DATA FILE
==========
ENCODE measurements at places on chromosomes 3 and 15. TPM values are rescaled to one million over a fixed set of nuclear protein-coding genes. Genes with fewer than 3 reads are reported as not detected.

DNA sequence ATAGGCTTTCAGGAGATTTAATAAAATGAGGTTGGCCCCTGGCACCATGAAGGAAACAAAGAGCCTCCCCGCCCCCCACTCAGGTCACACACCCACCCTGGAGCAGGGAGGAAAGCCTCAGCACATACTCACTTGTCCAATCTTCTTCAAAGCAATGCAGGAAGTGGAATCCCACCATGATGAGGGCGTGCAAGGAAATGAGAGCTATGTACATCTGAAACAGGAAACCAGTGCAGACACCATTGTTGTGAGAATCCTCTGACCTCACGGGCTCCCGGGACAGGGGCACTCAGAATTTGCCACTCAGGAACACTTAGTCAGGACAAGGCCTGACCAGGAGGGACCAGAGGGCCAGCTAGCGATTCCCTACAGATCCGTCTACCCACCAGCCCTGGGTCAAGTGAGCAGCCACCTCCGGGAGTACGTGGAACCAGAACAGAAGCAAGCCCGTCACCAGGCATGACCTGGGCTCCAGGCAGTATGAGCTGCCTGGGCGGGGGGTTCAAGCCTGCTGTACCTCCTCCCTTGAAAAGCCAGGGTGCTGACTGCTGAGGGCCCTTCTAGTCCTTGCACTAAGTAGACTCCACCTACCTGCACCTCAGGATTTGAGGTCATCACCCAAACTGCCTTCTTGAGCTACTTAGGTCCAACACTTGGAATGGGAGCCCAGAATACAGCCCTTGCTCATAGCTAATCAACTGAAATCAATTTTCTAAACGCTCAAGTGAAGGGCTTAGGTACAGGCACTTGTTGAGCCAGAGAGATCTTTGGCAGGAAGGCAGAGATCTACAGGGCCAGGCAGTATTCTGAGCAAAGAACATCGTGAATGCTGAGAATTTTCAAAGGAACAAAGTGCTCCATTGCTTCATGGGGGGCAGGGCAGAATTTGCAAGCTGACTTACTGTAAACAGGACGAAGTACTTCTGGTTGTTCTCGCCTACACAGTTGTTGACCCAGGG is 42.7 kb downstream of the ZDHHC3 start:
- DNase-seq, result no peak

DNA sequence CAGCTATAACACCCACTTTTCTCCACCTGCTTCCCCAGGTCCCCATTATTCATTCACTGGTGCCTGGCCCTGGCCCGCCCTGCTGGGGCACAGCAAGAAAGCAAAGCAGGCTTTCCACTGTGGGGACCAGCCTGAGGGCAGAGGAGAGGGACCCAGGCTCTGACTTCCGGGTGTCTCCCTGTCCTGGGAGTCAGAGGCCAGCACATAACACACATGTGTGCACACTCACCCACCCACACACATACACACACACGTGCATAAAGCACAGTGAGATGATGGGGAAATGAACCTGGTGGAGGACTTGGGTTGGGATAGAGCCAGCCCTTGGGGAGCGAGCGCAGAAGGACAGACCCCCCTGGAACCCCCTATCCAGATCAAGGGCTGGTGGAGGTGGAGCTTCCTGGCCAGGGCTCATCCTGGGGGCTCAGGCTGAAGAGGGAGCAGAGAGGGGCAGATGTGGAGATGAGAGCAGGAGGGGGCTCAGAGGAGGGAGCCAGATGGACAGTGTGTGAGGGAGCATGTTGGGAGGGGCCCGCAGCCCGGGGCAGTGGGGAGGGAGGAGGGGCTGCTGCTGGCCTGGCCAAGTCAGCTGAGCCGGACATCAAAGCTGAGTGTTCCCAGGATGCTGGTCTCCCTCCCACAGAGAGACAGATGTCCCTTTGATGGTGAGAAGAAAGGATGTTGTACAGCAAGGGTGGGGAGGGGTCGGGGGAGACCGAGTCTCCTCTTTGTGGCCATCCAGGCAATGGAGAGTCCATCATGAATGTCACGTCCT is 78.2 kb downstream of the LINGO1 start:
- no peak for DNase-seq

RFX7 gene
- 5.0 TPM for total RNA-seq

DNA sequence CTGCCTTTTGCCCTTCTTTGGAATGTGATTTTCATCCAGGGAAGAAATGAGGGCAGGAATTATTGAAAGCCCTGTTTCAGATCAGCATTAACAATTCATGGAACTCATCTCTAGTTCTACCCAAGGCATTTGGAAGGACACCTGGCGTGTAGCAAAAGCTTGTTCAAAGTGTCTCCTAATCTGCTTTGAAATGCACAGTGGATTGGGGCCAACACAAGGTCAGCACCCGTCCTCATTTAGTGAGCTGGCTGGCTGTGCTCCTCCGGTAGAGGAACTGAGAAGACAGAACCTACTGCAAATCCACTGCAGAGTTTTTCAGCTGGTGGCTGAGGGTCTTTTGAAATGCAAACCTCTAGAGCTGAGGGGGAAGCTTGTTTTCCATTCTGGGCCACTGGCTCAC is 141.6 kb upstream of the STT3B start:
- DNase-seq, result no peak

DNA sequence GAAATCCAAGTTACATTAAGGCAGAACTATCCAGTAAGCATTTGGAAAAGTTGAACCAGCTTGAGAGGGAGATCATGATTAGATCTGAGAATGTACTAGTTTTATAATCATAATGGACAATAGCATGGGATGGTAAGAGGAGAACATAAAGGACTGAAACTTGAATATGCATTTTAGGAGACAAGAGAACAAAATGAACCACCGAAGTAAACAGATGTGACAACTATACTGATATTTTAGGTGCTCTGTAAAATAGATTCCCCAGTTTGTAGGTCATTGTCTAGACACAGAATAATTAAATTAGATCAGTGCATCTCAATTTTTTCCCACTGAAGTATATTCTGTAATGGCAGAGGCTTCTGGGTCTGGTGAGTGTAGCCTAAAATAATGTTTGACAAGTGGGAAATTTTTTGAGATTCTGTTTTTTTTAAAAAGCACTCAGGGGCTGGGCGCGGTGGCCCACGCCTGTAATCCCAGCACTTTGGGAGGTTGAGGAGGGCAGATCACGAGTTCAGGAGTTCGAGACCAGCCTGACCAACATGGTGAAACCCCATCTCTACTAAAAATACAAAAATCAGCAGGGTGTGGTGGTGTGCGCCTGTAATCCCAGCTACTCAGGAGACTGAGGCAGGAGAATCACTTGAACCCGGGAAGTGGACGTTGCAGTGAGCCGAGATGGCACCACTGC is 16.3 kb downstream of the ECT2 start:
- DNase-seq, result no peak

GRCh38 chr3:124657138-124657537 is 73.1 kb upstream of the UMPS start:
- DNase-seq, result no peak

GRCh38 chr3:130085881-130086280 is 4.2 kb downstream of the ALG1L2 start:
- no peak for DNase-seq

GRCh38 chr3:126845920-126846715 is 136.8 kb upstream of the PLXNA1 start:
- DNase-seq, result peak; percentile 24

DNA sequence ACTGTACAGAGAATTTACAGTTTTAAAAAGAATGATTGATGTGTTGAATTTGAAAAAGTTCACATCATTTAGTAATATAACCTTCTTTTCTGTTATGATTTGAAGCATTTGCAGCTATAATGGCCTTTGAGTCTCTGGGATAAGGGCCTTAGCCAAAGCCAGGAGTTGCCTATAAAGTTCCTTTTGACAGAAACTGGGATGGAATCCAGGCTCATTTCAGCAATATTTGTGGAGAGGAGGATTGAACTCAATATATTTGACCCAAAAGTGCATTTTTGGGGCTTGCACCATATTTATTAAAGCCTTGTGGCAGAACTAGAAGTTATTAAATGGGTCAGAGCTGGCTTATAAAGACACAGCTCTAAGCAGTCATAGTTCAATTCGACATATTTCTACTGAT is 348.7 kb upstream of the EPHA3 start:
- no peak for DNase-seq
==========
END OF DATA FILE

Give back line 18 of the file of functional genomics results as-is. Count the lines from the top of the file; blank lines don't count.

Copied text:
DNA sequence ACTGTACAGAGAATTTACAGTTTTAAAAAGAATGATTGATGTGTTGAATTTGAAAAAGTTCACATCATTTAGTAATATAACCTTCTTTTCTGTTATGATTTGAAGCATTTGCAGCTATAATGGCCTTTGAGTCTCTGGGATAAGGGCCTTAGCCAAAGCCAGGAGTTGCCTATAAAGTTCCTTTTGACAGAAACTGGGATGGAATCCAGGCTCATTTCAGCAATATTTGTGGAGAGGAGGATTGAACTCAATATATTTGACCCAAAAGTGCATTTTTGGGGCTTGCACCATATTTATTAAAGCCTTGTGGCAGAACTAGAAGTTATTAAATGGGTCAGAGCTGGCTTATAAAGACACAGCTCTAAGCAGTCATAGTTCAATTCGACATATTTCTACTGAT is 348.7 kb upstream of the EPHA3 start: